It’s good to be back in the United States and to start working on the film again. Living in a developing country gave me a lot of perspectives that I can bring to Farm and Red Moon, the most important of which is the realization that developed countries eat too much meat.
In Malawi, subsistence farming of fruits and vegetables constitutes most of the agriculture, with a small component of that being farm animals raised for meat. So, the basic Malawian diet has meat as a “relish” rather than a main part of the meal.
I started this film as a vegan, got to know many farmers (both local and industrial), and was eating animal products regularly by the time I went to Malawi. But I ate so much less meat there and had a marvelous amount of fresh produce available to me from the markets daily. Most of the meat sold was from smaller live animals like chickens and goats since electricity and refrigeration are very sparse.
Fish is also a popular food choice since Lake Malawi cuts through most of the country.
Our work on Farm and Red Moon raises important question about humane methods of slaughter, and in so doing brings many other connected issues into the fold. The landscape of our eating choices is complex and goes beyond “To eat meat – or Not to eat meat.”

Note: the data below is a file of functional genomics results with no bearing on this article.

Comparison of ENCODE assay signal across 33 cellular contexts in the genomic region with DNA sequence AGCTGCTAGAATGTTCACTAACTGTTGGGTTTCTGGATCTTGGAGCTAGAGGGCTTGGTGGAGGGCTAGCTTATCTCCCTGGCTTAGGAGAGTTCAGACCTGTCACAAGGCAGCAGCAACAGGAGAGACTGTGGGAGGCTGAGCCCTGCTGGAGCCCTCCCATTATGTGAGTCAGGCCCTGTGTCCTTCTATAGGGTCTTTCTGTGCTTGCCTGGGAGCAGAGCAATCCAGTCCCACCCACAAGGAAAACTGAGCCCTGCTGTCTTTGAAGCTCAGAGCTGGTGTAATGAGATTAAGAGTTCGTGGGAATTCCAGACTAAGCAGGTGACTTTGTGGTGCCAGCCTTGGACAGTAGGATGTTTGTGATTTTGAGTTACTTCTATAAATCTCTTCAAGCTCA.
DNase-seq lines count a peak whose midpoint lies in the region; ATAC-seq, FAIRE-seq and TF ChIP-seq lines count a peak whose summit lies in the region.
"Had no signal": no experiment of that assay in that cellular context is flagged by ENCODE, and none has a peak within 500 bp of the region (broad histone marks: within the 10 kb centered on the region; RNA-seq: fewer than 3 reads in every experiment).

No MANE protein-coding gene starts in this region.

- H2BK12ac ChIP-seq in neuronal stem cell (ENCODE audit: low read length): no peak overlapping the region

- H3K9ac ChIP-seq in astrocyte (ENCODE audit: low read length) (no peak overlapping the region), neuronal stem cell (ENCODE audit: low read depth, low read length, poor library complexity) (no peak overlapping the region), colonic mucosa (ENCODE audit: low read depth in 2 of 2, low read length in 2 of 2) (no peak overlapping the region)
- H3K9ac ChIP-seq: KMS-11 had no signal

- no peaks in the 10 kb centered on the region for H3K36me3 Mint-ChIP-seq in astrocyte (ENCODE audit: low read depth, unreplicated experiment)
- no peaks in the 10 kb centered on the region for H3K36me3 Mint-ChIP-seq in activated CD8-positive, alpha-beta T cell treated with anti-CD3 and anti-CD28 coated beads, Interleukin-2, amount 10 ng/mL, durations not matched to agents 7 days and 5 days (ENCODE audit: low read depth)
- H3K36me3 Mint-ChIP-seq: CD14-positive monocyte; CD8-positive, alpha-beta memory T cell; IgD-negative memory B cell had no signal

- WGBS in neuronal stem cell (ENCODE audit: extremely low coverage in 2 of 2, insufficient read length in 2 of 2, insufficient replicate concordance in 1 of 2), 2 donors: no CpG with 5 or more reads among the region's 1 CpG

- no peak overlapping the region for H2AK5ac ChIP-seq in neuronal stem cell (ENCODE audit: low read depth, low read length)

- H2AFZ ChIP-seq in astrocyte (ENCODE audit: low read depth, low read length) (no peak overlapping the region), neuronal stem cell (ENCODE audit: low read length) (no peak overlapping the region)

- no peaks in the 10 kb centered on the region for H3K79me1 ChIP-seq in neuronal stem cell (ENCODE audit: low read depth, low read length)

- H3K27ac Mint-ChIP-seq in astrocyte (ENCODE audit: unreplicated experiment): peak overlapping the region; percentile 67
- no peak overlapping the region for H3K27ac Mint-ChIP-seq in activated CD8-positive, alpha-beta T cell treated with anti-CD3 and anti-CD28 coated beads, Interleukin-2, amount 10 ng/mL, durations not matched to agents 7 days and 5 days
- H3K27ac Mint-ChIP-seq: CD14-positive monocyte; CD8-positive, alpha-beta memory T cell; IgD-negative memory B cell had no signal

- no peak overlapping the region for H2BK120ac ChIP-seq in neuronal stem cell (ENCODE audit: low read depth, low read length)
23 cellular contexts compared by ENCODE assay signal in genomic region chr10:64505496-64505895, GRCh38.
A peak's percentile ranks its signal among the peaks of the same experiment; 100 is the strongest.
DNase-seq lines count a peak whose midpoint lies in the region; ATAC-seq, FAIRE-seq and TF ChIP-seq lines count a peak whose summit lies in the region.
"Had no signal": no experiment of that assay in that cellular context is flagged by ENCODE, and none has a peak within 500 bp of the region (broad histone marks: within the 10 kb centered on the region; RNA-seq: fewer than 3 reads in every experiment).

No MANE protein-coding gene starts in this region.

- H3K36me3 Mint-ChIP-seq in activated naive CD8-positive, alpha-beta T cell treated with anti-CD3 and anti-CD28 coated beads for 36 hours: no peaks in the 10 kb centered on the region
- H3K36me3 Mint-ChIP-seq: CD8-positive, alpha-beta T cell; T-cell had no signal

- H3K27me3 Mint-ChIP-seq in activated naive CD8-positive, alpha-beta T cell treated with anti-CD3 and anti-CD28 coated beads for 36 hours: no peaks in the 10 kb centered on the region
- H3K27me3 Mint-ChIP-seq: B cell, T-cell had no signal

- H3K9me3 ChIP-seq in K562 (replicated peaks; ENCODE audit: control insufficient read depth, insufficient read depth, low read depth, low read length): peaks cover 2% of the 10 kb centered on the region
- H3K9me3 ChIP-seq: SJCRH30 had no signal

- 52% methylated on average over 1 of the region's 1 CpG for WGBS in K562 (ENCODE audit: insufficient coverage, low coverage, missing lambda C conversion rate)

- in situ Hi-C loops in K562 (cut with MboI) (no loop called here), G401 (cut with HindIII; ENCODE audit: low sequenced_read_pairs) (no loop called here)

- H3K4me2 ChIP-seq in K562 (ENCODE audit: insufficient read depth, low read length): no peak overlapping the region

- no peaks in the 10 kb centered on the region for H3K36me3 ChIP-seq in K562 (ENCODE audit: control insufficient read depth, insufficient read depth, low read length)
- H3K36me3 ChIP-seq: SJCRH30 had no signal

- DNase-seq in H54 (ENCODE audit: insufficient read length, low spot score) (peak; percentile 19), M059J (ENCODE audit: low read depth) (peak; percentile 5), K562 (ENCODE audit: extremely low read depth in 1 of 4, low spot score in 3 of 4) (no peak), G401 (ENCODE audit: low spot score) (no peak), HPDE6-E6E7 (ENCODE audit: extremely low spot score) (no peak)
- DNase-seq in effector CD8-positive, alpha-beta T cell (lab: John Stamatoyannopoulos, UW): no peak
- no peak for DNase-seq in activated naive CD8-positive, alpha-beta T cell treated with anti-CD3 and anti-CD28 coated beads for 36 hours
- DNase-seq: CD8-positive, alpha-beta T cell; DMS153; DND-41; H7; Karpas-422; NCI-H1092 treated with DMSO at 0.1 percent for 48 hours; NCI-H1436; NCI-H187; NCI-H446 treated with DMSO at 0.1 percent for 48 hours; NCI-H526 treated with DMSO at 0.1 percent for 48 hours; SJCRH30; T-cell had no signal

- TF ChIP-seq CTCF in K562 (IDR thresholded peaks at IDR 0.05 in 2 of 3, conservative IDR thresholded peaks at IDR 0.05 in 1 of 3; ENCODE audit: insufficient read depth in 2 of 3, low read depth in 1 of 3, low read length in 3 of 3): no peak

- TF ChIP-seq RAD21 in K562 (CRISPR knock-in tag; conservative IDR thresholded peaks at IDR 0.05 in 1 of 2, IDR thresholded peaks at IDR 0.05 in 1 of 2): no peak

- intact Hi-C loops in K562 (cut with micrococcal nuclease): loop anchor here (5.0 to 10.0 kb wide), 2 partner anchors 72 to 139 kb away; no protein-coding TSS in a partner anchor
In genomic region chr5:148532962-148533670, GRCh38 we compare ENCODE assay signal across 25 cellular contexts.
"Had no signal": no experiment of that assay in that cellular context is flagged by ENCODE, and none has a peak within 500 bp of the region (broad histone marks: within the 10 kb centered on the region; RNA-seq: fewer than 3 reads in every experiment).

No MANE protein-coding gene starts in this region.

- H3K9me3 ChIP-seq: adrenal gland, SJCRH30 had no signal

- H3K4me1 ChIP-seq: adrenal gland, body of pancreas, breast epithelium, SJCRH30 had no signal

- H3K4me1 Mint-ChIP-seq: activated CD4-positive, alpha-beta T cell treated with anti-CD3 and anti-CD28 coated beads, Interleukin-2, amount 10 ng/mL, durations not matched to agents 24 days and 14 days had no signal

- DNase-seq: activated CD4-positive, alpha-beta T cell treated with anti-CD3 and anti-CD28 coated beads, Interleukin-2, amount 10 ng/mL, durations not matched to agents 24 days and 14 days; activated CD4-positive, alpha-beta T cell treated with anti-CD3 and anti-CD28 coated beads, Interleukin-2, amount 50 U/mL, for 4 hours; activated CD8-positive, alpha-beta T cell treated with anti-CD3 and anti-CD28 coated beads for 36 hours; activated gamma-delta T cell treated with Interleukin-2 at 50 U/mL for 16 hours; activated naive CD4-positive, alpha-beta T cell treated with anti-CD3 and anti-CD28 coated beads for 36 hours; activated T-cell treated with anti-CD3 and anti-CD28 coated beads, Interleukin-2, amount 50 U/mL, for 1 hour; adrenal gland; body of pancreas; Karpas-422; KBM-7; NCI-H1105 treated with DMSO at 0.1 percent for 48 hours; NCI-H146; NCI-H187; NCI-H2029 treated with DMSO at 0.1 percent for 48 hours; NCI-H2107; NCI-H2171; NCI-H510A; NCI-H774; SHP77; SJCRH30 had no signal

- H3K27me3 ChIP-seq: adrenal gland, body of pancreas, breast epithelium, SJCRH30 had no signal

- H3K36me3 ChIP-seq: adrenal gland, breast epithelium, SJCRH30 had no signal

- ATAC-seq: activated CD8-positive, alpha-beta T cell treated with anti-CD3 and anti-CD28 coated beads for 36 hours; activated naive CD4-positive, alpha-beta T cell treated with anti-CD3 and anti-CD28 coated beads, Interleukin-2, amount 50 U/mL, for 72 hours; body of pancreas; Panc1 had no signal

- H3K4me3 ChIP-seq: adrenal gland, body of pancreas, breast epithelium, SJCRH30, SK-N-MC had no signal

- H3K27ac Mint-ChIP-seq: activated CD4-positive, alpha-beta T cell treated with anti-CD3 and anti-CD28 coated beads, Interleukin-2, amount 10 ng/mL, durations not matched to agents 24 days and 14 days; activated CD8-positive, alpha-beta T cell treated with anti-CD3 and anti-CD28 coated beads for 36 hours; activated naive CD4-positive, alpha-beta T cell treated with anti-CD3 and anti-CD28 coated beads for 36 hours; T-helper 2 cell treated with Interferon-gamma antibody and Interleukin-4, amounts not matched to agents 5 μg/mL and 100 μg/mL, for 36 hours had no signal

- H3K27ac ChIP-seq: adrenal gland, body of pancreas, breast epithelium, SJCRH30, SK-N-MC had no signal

I am reminded of Michael Pollan’s book from 2009, In Defense of Food, where he investigates how our Western diet has become more about nutrients than food, and how we are consuming not “actual food” but the products of “food science.” Pollan’s simple solution is: “Eat food. Not too much. Mostly plants.” This is exactly what eating in Malawi was like for me. I never had so many fresh fruits and vegetables on a daily basis in my life, and felt amazingly healthy.
This is me in 2010 when I was a vegan. Every meal was a struggle and I never knew if I was getting the right “nutrition.” I spent a fortune on supplements and vitamins trying to stay healthy, and wish I would have adopted Pollan’s philosophy at that time.